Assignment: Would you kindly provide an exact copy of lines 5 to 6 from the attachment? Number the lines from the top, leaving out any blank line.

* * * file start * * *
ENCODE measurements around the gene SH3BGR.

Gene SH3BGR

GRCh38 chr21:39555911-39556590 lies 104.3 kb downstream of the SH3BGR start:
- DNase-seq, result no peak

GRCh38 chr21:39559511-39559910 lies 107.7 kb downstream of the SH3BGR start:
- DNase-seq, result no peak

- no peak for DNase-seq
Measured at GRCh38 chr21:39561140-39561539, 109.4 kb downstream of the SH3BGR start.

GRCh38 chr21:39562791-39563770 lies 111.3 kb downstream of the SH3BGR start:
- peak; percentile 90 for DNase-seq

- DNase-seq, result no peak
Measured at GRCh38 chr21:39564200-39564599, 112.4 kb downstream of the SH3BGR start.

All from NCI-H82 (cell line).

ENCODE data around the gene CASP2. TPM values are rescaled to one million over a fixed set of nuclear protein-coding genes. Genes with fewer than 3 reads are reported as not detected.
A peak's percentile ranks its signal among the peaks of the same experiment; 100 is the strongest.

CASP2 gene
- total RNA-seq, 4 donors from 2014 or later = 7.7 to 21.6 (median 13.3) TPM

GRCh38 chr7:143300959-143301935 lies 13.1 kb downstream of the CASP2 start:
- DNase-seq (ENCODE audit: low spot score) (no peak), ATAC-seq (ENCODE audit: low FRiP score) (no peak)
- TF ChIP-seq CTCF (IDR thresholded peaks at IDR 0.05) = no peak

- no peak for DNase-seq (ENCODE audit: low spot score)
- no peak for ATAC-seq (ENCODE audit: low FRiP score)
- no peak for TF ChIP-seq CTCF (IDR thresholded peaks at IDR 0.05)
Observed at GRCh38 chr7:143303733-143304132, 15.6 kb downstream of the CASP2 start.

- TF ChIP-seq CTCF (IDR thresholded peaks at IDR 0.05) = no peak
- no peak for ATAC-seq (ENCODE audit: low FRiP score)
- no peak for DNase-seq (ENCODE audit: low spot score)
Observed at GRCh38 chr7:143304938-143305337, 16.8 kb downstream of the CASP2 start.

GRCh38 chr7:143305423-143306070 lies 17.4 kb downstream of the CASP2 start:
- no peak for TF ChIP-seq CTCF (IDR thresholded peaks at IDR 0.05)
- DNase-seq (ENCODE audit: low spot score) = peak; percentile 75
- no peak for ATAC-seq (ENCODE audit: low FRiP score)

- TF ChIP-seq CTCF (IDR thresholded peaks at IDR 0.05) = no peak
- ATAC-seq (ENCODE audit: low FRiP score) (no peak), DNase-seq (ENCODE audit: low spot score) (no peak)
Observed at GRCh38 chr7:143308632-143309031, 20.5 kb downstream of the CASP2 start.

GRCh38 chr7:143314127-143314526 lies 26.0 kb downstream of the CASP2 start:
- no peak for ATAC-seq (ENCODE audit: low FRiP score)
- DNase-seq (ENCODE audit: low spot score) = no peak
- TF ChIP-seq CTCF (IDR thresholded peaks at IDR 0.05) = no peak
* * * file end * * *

GRCh38 chr21:39559511-39559910 lies 107.7 kb downstream of the SH3BGR start:
- DNase-seq, result no peak